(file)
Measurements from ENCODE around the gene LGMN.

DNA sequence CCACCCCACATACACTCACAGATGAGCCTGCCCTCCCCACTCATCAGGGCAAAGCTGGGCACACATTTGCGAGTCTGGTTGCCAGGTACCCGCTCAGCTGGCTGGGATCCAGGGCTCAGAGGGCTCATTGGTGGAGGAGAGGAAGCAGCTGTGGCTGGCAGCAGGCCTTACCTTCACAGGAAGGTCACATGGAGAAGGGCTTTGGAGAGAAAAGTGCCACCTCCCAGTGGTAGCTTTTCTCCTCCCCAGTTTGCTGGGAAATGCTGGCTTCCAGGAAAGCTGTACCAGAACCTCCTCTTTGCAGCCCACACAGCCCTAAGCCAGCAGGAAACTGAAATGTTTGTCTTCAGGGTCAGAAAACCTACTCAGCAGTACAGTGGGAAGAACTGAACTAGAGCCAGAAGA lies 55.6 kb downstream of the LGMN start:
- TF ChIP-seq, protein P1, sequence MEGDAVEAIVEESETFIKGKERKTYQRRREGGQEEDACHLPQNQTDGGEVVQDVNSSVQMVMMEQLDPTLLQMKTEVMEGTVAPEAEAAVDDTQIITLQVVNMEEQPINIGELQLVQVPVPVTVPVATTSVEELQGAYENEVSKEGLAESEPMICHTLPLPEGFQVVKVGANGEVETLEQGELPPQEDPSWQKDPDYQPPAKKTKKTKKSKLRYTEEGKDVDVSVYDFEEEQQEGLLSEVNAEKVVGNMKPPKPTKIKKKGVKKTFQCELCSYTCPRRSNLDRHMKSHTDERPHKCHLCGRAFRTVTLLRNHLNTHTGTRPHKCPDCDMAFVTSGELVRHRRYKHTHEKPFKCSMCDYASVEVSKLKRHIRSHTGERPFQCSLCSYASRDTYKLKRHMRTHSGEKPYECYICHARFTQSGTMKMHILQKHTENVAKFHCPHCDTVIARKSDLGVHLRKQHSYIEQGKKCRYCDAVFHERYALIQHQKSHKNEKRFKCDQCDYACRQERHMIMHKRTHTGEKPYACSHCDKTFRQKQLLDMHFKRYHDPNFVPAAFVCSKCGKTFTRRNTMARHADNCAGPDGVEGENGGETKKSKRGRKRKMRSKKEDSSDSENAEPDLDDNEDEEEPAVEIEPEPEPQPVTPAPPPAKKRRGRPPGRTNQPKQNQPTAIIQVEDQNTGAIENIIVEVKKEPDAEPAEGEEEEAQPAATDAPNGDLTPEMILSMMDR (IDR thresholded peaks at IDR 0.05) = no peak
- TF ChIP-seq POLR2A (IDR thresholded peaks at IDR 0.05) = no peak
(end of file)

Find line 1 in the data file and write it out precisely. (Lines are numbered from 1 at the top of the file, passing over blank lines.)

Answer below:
Measurements from ENCODE around the gene LGMN.